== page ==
Q. Dear Therapist,
I am embarrassed to ask this question but I have no choice as I need guidance. My wife and I have been married for several years and have a few young children. When we got married, we were very much on the same page about religious observance and the type of home we wanted to build. Over the past few years, she has changed. She recently told me that she doesn’t believe in Judaism, has not been keeping kosher out of the home, and she regularly uses her phone on Shabbos. At this point, she no longer wants to live a frum lifestyle. She agreed to keep halachos that directly affect the home, but she says that they are completely meaningless to her. She wants to stay in the marriage for the sake of the children and is happy with them remaining in their yeshivos and Bais Yaakovs. She also says that she still loves me. I don’t know what to do and what is the best choice for my children. I understand that I may need to see a therapist regularly to really work this out but wanted to hear any suggestions you might have.
A. I want to start by saying that this sounds very difficult and I admire you for trying to come up with the right solution for your family. Unfortunately, this has become a more and more common phenomenon in our community. I know of many people who are externally religious but have stopped believing or practicing. It it is not easy on a spouse or family, especially when the decision to marry was influenced by decisions and commitments that are not being upheld.
To address your question, some of the things that I would want to know include the nature of your relationship with her until this point and how much love and connection there is between you. Are you able to enjoy each other’s company, get along for the most part, and make decisions for the family that are on the same page? These are important factors, as I cannot overstate the importance of a peaceful and loving home even when significant differences exist. Is your wife willing to be involved in the children’s Jewish education and even encourage their observance? Your wife told you that she’s no longer observant, but it is important to know exactly what that looks like at this point and what is out in the open versus being done privately.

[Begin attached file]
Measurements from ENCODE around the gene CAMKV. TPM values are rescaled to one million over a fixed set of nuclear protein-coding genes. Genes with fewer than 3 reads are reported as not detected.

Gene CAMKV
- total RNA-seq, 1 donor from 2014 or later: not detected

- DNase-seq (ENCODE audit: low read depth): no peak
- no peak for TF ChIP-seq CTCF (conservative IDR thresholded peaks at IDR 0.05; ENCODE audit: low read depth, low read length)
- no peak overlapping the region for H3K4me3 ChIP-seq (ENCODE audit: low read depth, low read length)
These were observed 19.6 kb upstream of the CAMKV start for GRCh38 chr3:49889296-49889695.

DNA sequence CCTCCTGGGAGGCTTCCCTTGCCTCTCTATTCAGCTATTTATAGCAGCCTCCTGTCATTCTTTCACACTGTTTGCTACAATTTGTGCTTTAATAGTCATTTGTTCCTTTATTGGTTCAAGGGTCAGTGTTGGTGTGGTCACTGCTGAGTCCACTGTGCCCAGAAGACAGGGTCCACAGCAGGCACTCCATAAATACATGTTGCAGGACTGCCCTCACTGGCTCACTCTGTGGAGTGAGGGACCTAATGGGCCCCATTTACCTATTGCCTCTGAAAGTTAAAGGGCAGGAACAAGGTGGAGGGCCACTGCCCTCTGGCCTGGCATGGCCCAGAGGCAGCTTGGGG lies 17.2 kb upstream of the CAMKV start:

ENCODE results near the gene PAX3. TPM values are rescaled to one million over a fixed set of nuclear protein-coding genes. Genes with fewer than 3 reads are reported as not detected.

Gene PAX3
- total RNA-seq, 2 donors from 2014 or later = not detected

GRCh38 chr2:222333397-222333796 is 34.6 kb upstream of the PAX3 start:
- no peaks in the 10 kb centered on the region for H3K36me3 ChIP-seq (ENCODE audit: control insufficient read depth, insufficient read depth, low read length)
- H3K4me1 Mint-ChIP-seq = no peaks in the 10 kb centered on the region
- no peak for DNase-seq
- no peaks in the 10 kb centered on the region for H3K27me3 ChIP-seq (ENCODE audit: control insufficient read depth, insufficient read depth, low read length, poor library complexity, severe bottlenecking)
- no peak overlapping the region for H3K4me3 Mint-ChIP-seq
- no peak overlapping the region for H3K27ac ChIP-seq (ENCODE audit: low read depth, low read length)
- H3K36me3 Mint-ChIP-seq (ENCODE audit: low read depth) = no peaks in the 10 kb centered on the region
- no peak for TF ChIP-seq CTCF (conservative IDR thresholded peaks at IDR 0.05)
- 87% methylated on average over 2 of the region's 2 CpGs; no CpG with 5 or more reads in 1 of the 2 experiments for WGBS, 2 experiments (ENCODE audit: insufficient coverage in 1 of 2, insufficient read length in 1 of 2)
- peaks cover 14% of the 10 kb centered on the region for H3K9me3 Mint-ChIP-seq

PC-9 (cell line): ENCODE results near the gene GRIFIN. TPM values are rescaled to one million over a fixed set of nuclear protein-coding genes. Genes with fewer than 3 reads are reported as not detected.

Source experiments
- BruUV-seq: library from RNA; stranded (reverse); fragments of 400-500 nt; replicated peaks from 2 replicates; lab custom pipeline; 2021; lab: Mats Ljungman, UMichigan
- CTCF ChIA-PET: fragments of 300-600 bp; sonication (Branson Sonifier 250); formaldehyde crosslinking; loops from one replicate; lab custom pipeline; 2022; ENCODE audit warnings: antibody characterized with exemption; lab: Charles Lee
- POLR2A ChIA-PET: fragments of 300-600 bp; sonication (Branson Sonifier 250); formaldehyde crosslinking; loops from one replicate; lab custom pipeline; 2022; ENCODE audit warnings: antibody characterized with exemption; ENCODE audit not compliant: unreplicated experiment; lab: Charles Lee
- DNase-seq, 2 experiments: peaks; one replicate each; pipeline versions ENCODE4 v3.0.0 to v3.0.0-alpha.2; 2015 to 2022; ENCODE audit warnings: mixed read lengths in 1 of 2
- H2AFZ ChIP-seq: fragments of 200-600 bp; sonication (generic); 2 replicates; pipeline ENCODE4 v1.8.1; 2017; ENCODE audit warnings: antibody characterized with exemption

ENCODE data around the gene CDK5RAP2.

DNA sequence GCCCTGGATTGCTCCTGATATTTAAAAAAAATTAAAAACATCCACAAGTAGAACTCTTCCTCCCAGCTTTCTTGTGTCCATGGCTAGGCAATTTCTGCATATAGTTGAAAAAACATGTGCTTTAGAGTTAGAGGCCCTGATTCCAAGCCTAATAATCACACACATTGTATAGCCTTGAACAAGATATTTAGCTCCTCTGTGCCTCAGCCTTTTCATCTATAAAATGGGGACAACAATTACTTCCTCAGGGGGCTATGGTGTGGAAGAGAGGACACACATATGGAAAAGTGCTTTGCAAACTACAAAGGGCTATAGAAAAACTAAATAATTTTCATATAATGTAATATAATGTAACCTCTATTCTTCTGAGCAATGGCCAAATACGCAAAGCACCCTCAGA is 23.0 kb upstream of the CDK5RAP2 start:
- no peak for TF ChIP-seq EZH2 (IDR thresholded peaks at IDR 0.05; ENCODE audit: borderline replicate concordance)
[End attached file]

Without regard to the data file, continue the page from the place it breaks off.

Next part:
It is commonly said that when deciding whether to marry someone, three core things must be in place as a foundation for the marriage to succeed. These include physical and emotional attraction, similar life goals, and the ability for both partners to work on themselves during conflict. The reason having similar life goals is one of the three factors is because many decisions in our lives depend on what we place as priorities. Choosing a neighborhood to live in, schools to send children to, and overall type of home you want to run will all be influenced by this.
The concept of staying in a marriage solely for the benefit the children is a complicated one. There are situations in which the children may benefit more from a divorce rather than staying together just for their sake. Of course, each situation needs to be looked at individually and assessed. Many of the factors that play a role in this decision include the ages of the children, the frequency and nature of the disagreements, and the overall level of peace and calm in the home. Another important factor is the ability for the parents to parent together. Of course, you would benefit from consulting a Rav you trust. A common mistake made in marriages is the belief (many times unconscious) that each spouse is responsible for the level of observance of the other. There have been many instances of marriages where one spouse was clearly significantly more observant than the other, and yet they were able to maintain a peaceful home and show mutual respect. Something to consider is if you can imagine being able to maintain that in your relationship. It is important for you to be completely honest with yourself about how you feel. We’ve all heard stories of people who have remained in relationships despite significant difficulty, and when a person can do it in an authentic way and embraces the challenge wholeheartedly, it can be quite commendable. There are times when others might valiantly try to take on the challenge but it results in more pain in the home both with the relationship and children.
I encourage you to find both a therapist and Rav with whom you can consult when making this choice, and I hope you can find what will work best for both you and your family.